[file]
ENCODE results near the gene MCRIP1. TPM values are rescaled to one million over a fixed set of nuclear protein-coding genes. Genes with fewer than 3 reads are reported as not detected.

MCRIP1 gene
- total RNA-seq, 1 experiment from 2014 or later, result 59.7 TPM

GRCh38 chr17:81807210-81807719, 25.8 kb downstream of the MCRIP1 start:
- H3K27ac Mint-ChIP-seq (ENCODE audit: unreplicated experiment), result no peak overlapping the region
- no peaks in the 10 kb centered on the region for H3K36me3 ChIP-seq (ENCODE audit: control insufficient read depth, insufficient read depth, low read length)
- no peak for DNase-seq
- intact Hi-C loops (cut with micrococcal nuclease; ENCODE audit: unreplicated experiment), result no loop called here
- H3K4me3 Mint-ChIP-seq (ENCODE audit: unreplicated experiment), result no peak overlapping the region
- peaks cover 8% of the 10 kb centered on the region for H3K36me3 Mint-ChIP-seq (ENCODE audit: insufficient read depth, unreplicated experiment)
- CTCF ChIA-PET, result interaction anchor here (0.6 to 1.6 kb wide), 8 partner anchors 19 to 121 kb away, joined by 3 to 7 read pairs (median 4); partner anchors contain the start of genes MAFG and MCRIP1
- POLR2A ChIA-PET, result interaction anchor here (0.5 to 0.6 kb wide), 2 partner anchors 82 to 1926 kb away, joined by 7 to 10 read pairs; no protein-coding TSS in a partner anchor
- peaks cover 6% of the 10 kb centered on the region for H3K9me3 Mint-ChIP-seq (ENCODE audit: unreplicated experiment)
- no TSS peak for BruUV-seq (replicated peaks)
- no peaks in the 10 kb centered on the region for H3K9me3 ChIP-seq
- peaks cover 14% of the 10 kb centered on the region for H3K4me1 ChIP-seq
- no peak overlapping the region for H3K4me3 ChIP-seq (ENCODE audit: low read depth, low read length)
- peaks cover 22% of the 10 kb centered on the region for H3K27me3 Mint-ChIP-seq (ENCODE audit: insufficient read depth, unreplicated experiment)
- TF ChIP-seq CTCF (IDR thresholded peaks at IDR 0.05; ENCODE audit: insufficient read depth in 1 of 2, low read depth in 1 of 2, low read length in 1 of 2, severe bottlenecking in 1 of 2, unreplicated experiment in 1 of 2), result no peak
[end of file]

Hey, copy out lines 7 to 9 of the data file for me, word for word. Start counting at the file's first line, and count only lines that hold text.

- no peak for DNase-seq
- intact Hi-C loops (cut with micrococcal nuclease; ENCODE audit: unreplicated experiment), result no loop called here
- H3K4me3 Mint-ChIP-seq (ENCODE audit: unreplicated experiment), result no peak overlapping the region